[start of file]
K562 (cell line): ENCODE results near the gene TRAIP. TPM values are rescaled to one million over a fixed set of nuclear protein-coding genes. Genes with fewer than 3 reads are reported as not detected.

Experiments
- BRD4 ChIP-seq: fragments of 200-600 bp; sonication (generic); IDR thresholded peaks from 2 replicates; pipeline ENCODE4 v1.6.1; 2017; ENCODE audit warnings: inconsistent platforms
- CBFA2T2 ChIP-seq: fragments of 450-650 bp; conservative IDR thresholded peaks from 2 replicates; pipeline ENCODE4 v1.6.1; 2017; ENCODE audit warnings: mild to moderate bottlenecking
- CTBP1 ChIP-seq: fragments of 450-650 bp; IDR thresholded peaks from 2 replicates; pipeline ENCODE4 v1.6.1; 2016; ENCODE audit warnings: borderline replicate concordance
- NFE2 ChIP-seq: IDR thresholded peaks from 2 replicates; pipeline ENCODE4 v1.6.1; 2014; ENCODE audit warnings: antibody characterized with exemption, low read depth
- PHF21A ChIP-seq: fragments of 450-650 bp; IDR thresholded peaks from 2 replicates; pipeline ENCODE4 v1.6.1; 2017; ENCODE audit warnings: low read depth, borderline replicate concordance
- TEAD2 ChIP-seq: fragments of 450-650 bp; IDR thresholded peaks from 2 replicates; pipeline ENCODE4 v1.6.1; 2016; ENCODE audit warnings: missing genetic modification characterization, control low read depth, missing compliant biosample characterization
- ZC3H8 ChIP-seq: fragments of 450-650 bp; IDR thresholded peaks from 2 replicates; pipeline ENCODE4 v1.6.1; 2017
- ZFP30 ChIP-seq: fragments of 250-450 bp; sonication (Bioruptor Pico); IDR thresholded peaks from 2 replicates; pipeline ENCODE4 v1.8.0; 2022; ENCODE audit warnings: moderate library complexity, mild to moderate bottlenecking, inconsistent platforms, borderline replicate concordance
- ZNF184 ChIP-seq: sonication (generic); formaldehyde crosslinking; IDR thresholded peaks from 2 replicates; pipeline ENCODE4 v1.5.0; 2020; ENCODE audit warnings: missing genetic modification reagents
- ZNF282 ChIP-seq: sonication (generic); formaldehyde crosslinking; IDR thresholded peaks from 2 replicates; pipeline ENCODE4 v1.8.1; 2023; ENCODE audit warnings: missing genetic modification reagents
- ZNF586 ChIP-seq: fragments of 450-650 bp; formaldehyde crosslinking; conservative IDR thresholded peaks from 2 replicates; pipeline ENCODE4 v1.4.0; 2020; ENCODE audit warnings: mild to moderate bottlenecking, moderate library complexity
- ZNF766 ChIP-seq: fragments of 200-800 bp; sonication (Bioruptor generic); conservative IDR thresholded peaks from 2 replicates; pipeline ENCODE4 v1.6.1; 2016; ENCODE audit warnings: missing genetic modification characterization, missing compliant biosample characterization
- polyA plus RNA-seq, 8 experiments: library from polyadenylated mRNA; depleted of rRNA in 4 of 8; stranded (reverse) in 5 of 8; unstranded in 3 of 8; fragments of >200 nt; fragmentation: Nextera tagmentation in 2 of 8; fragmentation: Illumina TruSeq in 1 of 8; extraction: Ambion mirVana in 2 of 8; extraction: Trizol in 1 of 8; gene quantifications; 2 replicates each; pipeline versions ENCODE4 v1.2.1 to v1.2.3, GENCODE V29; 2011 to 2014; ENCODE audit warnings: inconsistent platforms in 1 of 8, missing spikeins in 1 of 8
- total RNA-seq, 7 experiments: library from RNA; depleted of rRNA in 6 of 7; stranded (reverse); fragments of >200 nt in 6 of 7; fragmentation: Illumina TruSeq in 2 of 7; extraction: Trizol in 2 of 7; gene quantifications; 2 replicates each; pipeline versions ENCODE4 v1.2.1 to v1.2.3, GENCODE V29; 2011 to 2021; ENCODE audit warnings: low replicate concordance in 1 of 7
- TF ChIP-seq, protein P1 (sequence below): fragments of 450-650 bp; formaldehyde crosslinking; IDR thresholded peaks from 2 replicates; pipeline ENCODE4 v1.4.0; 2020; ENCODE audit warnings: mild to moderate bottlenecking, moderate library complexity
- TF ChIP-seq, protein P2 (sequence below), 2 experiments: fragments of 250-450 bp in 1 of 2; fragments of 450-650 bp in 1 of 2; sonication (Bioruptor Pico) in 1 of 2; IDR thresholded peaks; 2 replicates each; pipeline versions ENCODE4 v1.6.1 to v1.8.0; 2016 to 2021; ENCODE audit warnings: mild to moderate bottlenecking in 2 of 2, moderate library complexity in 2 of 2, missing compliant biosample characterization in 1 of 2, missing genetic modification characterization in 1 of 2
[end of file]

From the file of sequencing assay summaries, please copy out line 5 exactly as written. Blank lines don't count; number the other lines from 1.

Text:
- CTBP1 ChIP-seq: fragments of 450-650 bp; IDR thresholded peaks from 2 replicates; pipeline ENCODE4 v1.6.1; 2016; ENCODE audit warnings: borderline replicate concordance